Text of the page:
Exalted is the former White Wolf's game of over-the-top superheroes in fantasy garb. I'm on record as not liking it very much, finding it mechanically clunky and too complex to meaningfully GM. I'm not enthused about the background, either, which was probably useful in the first edition of the game but has gotten overly baroque over the years.
Still, there are things about the concept that I like. It's an over the top wuxia game with a mostly European sword-and-sandals aesthetic. And the Mecha Against the Giants campaign has really reinforced to me that cinematic, high powered, deliberately awesome gaming can be a lot of fun in an escapist kind of way. So I'm mulling over an Exalted type of game in my favorite system, GURPS.
Prior ArtThere have been a couple of attempts to port Exalted over to GURPS, but they're pretty much useless for my purposes. The biggest problem with them is that they're all trying to port Exalted, as written, to GURPS, instead of doing a loose translation into GURPS of the flavor of Exalted. As such, they carry over a lot of the fiddleness and wacky rules of Exalted, like tracking (energy) motes and perfect defenses.
However, I'm not interested in the exact rules of Exalted, nor even the general concept of the rules. I'm interested in the broad flavor of super strong warriors and ultra powerful wizards.
Dungeon Fantasy on SteroidsThe basic concept is super powered sword and sorcery, so the place to start is probably Dungeon Fantasy. DF templates are 250 points with attributes in the 10 to 17 range, and almost everyone having DX and HT of 12+. If every archetype had to double it's ST and add 2 to DX, IQ, and HT, then most templates end up costing around 450 points and look reasonably superhuman: the jack-of-all-trades bard is ST 22 DX 14 IQ 16 HT 13, while the powerhouse barbarian is ST 34 DX 15 IQ 12 HT 15 (at ~500 points) and the martial artist is suitably intimidating at ST 22 DX 18 IQ 12 HT 14.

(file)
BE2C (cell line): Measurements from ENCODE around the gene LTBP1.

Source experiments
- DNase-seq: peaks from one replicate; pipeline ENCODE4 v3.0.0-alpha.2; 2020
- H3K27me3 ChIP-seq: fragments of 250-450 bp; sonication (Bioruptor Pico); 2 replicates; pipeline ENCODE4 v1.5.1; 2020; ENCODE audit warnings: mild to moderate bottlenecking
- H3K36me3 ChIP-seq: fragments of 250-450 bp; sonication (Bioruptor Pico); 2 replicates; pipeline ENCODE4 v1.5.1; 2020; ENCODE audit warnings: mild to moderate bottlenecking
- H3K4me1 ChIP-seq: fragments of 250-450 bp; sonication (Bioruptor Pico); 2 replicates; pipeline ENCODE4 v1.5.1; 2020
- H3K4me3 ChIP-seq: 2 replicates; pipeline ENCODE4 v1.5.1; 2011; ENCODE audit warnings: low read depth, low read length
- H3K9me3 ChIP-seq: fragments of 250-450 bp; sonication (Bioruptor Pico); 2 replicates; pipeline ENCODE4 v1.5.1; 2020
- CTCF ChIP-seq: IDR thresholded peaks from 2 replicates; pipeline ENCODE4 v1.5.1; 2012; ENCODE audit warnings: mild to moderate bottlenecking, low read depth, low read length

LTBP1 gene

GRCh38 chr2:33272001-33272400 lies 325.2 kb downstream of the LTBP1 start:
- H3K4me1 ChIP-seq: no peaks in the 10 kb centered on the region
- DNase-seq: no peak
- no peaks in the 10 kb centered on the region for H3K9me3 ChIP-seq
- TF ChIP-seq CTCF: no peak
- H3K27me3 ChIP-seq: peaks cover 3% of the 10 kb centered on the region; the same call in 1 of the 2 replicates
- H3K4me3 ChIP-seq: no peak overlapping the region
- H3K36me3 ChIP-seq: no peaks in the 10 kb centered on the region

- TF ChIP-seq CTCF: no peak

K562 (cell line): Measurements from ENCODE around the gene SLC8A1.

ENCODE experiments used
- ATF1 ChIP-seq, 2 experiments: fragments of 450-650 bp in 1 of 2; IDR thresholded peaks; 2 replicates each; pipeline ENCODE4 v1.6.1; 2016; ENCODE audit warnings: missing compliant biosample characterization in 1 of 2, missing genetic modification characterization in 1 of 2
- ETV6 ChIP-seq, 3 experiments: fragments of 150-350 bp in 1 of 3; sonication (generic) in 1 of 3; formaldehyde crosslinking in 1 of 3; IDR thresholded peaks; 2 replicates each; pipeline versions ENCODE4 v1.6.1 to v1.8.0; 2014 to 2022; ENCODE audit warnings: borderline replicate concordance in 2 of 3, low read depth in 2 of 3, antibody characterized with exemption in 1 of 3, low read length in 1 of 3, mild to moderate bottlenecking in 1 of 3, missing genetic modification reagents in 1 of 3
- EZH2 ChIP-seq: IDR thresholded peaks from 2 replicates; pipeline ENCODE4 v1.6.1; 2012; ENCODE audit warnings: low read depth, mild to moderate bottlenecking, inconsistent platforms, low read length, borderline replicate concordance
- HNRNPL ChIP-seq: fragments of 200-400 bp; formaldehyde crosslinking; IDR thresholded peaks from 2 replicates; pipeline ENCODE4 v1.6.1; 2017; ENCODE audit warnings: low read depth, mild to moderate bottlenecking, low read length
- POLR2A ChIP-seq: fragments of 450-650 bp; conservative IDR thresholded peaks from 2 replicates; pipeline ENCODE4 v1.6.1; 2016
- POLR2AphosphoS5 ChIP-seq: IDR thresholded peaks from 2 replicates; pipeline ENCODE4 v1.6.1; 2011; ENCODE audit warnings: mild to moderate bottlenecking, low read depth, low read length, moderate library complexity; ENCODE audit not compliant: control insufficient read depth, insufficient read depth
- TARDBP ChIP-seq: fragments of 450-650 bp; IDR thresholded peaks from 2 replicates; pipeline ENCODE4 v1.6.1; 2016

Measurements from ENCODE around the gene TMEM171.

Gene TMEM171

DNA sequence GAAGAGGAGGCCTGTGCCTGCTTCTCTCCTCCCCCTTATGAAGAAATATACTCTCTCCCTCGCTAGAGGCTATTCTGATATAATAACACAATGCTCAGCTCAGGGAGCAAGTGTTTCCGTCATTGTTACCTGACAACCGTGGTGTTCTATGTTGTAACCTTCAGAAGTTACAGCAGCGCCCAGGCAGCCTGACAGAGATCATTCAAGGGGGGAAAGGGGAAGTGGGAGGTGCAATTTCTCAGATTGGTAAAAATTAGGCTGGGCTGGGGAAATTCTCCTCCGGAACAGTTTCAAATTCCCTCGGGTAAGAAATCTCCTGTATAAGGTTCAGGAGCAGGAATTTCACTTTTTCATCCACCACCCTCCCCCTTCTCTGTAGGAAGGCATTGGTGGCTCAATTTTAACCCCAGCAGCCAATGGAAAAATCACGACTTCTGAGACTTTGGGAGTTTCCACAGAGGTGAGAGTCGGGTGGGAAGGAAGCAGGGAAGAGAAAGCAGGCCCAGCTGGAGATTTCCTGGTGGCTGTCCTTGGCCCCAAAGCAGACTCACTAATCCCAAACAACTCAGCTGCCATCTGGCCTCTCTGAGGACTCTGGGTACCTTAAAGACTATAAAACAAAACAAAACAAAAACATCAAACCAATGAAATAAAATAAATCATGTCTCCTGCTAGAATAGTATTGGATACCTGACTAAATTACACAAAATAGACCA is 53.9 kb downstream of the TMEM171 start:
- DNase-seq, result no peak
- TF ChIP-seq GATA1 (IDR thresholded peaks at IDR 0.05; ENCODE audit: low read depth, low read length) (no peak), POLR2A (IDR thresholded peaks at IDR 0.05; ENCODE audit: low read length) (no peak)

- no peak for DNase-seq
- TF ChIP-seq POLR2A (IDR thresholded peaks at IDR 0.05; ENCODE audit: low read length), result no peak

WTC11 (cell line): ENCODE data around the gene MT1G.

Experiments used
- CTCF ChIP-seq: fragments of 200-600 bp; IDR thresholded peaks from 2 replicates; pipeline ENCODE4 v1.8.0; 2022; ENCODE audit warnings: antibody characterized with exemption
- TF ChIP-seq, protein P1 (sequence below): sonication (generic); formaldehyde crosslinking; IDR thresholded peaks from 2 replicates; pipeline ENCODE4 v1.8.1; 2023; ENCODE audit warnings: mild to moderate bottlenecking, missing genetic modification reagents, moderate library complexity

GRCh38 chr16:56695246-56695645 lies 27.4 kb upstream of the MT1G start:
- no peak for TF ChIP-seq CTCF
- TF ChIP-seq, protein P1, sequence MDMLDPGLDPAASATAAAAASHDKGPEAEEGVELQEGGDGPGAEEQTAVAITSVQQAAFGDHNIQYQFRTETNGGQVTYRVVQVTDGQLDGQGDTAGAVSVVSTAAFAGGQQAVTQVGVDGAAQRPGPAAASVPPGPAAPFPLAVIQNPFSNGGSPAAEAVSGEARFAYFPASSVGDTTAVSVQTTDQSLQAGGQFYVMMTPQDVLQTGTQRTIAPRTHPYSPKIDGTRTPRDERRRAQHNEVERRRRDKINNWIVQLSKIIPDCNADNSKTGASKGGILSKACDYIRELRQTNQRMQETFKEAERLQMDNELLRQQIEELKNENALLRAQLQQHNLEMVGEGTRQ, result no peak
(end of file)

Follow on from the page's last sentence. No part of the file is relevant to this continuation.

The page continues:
Of course, big attributes aren't enough for this kind of game. Giving every another another 150 points and requiring them to take Combat Reflexes, Injury Tolerance: Damage Reduction/2, Luck, Trained by a Master, and another 30 points chosen from Damage Resistance 1-6 [5/level], Destiny 1-3 [5/level], Enhanced Dodge 1-2 [15/level], Extra Basic Speed 1 , Extra HP 1-15 [2/level] and Hard to Kill 1-10 [2/level] should increase survivability nicely. Another 100 points of non-attribute power-ups or skill increases from the template further reinforces these characters as masters of their professions.
Finally, although I'm basing this game on Dungeon Fantasy, I'd like to be more than just a stomp and romp game. All the templates are now IQ 12+, so having some social skills should be reasonably affordable. Another 50 points must be spent on Influence skills and mundane, social related abilities like Attractiveness, Social Regard, or Status.
That puts everyone at about 750 points, which seems like a good place for a super powered game.